The health-related components of fitness (HRCF) include cardiorespiratory fitness, muscular strength and endurance, flexibility, and body composition. Cardiovascular conditioning can help us do more work; it can also allow us to do the same amount of work with less effort (become more efficient). NFPA 1582 specifies that firefighters should be able to perform at least 12 metabolic equivalents (METs) as the minimum level of aerobic capacity. The goal of performance training should be to exceed this target.

A 2012 study by Jahnke et al. found that only 22.2 percent of career female firefighters and 7.7 percent of volunteer female firefighters in the population analyzed met this standard based on aerobic capacity estimates. A new study by Kirin et al. suggests that the percentage of female firefighters meeting the benchmark is higher, but that the percentage falling short increases by age cohort. Future research will more clearly answer this question, but female firefighters have a clear target for establishing aerobic capacity commensurate with the demands of the job. Heart attacks and sudden cardiac deaths are most likely to occur during the high demands of fire suppression activities; aerobic capacity is something that can and should be directly measured in firefighter physicals to anticipate how the heart will respond to high-level demands. Females have smaller lungs and higher essential body fat than males, so maximal aerobic capacity tends to be slightly lower. With training, the 12 MET standard is very achievable.

As important as cardiovascular training is to heart health, it is not the only physical training that matters. Firefighters need a balance across all of the HRCF to do the job safely and effectively, and females sometimes neglect strength training. Developing competency and capacity in fundamental movements (push, pull, squat, lunge, rotate) is a priority. Deficits in muscular strength or muscular endurance, compromised ranges of motion, and/or excess body weight can all contribute to inefficiency that ultimately forces the heart to work harder to meet the demands imposed by firefighting activities.

Body composition also has important implications. Extra weight not only creates greater demand on the heart, but also on the musculoskeletal system, increasing wear and tear on joints. Joints that function less optimally can make physical activity harder, thereby increasing the work that the heart needs to do. It is desirable to have more lean body mass (muscle) and less fat mass not only for the obvious benefits of having more muscle, but because fat is active endocrine tissue – it biochemically shifts many processes that occur in the body. Women have higher essential body fat than men, but still need to maintain body composition in the healthy range for females.

Obesity increases the risk of high blood pressure, high cholesterol, and diabetes, all of which also increase cardiac risk. Excess fat mass also impedes our ability to dissipate heat, and thermal stress is one of the ways that firefighting increases cardiac strain. Interestingly, it appears that both body mass index (BMI) and waist circumference measurements may underestimate obesity in female firefighters in comparison to objective measurement of body fat percentage by bioelectrical impedance (Jahnke et al., 2012). Further research is needed, but this suggests that female firefighters should be cautious of using only BMI or waist circumference as an acceptable proxy for actual body composition.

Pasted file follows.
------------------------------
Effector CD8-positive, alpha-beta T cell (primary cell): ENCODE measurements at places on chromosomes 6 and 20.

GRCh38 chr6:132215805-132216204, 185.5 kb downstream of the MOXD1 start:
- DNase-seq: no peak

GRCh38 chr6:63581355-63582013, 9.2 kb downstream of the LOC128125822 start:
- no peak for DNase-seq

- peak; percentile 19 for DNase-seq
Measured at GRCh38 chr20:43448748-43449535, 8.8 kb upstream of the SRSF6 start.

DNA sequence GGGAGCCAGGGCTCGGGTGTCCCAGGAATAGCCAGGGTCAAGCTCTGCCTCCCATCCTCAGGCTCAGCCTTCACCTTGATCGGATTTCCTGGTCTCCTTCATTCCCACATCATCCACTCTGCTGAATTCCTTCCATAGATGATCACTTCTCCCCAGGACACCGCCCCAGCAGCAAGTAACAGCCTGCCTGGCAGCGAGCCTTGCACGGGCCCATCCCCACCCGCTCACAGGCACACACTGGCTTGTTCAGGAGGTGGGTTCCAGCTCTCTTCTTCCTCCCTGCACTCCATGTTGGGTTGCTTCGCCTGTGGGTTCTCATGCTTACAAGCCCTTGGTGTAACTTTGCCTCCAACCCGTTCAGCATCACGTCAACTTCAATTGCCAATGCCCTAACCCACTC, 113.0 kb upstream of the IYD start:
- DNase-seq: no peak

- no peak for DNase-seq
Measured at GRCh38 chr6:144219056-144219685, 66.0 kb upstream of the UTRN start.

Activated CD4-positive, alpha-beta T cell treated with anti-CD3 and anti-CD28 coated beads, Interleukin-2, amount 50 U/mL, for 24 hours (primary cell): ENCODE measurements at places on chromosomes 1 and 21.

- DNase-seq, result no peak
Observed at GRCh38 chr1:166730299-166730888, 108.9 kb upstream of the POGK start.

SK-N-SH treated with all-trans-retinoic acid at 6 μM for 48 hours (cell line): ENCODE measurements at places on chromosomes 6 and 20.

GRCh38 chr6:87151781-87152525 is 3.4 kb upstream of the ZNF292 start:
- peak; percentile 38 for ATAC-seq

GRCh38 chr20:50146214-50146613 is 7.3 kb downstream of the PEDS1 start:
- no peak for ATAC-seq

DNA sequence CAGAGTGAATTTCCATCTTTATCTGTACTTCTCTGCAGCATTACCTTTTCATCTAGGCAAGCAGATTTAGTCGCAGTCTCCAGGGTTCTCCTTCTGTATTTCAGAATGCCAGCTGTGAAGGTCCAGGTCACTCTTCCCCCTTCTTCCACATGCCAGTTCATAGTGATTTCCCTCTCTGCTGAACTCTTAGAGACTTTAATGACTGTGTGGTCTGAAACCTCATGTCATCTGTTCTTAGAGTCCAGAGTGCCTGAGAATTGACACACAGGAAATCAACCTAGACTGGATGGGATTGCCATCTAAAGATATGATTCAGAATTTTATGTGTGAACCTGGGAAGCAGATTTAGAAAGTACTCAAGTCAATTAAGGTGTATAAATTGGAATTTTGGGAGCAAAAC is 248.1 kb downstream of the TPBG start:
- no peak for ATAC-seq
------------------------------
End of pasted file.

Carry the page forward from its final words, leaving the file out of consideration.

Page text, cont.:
Additional considerations

Other factors, such as inadequate sleep and excess psychological stress impose additional demands on the heart. Improving sleep quality and stress management strategies are integral parts of a comprehensive self-care program. Depression can increase cardiac risk, and female firefighters seem to have higher rates of being at risk for depression than women in the general population (Jahnke et al., 2012). Occupational stress may contribute to depression risk as well as the smoking rates seen in female firefighters. Gender differences in physiological response to psychological stress or trauma are just starting to be understood. Women should be aware of these factors and how they may impact heart health so they can adapt their health and fitness efforts to best meet their personal well-being needs.

Smaller body size compared to male firefighters means that, for most women, firefighting gear and tools represent a greater percentage of body weight, thereby increasing physical demands. Perhaps less obvious is the risk posed to female firefighters from ill-fitting protective gear. More than 58 percent of women surveyed by iWomen reported this to be an issue (Jahnke et al., 2012). Since smoke exposure has been identified as both an acute and chronic potential occupational cardiovascular hazard, properly fitting personal protective equipment should be a priority for every female firefighter.

Future research will illuminate these and many other firefighter heart health issues in greater detail, but much can be gained by focusing on critical behaviors that we already know help improve safety and survival. Daily behaviors have a significant influence on women’s heart health, and there are many ways to reduce the risk of having a cardiac event. Focus on what you can control, advocate for a fire service culture of health, and stay safe. Culture changes one firefighter at a time, and we need to keep drilling the fundamentals until they become the norm for women in the 21st century fire service.

Dominica D’Avella is the health and wellness coordinator for the Massachusetts Call/Volunteer Firefighters Association and New England Volunteer Fire and EMS Coalition. She is an ACE certified health coach and peer fitness trainer, ACSM certified exercise physiologist, and NSCA certified strength and conditioning specialist. Her work across the domains of public health, community health, and individual health brought her to the fire service. Dominica is passionate about empowering individuals to maximize their health, fitness, and performance through informed self-care. Contact and social media information can be found on her web site at